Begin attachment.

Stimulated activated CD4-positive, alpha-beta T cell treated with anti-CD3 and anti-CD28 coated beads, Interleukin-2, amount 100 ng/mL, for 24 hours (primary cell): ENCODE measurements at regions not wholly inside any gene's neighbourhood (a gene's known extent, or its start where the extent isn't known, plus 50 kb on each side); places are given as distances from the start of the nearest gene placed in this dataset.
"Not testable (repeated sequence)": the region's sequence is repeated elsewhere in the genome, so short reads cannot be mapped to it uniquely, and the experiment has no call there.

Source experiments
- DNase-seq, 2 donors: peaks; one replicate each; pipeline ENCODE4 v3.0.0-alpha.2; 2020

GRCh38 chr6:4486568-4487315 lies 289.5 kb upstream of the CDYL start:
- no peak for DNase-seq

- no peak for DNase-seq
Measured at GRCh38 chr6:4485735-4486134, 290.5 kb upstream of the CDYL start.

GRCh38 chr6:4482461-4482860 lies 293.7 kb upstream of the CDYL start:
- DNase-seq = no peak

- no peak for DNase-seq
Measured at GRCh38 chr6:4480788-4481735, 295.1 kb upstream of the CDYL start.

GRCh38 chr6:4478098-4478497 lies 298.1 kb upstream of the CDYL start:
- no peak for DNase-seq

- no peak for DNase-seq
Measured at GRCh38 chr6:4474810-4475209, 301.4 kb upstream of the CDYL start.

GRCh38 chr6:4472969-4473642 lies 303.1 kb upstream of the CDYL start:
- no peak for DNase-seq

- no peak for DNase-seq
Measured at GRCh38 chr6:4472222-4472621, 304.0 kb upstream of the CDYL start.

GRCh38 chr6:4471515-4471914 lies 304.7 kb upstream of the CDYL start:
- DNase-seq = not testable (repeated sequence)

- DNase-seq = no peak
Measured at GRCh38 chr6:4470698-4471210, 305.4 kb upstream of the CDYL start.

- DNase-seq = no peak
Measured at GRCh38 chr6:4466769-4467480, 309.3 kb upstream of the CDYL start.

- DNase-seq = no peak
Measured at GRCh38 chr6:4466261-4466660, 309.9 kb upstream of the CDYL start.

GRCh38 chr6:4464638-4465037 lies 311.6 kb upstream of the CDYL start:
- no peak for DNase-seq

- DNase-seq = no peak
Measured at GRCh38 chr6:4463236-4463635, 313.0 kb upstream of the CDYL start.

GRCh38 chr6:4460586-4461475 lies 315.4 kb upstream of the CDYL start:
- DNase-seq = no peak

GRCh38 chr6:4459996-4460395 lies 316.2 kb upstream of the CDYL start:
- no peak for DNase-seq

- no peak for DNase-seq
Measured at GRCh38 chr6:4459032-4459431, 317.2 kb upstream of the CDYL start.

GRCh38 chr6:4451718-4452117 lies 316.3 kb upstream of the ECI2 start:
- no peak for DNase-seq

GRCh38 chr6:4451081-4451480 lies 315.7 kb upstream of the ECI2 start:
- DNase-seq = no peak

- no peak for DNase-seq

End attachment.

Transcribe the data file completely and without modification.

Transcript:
Stimulated activated CD4-positive, alpha-beta T cell treated with anti-CD3 and anti-CD28 coated beads, Interleukin-2, amount 100 ng/mL, for 24 hours (primary cell): ENCODE measurements at regions not wholly inside any gene's neighbourhood (a gene's known extent, or its start where the extent isn't known, plus 50 kb on each side); places are given as distances from the start of the nearest gene placed in this dataset.
"Not testable (repeated sequence)": the region's sequence is repeated elsewhere in the genome, so short reads cannot be mapped to it uniquely, and the experiment has no call there.

Source experiments
- DNase-seq, 2 donors: peaks; one replicate each; pipeline ENCODE4 v3.0.0-alpha.2; 2020

GRCh38 chr6:4486568-4487315 lies 289.5 kb upstream of the CDYL start:
- no peak for DNase-seq

- no peak for DNase-seq
Measured at GRCh38 chr6:4485735-4486134, 290.5 kb upstream of the CDYL start.

GRCh38 chr6:4482461-4482860 lies 293.7 kb upstream of the CDYL start:
- DNase-seq = no peak

- no peak for DNase-seq
Measured at GRCh38 chr6:4480788-4481735, 295.1 kb upstream of the CDYL start.

GRCh38 chr6:4478098-4478497 lies 298.1 kb upstream of the CDYL start:
- no peak for DNase-seq

- no peak for DNase-seq
Measured at GRCh38 chr6:4474810-4475209, 301.4 kb upstream of the CDYL start.

GRCh38 chr6:4472969-4473642 lies 303.1 kb upstream of the CDYL start:
- no peak for DNase-seq

- no peak for DNase-seq
Measured at GRCh38 chr6:4472222-4472621, 304.0 kb upstream of the CDYL start.

GRCh38 chr6:4471515-4471914 lies 304.7 kb upstream of the CDYL start:
- DNase-seq = not testable (repeated sequence)

- DNase-seq = no peak
Measured at GRCh38 chr6:4470698-4471210, 305.4 kb upstream of the CDYL start.

- DNase-seq = no peak
Measured at GRCh38 chr6:4466769-4467480, 309.3 kb upstream of the CDYL start.

- DNase-seq = no peak
Measured at GRCh38 chr6:4466261-4466660, 309.9 kb upstream of the CDYL start.

GRCh38 chr6:4464638-4465037 lies 311.6 kb upstream of the CDYL start:
- no peak for DNase-seq

- DNase-seq = no peak
Measured at GRCh38 chr6:4463236-4463635, 313.0 kb upstream of the CDYL start.

GRCh38 chr6:4460586-4461475 lies 315.4 kb upstream of the CDYL start:
- DNase-seq = no peak

GRCh38 chr6:4459996-4460395 lies 316.2 kb upstream of the CDYL start:
- no peak for DNase-seq

- no peak for DNase-seq
Measured at GRCh38 chr6:4459032-4459431, 317.2 kb upstream of the CDYL start.

GRCh38 chr6:4451718-4452117 lies 316.3 kb upstream of the ECI2 start:
- no peak for DNase-seq

GRCh38 chr6:4451081-4451480 lies 315.7 kb upstream of the ECI2 start:
- DNase-seq = no peak

- no peak for DNase-seq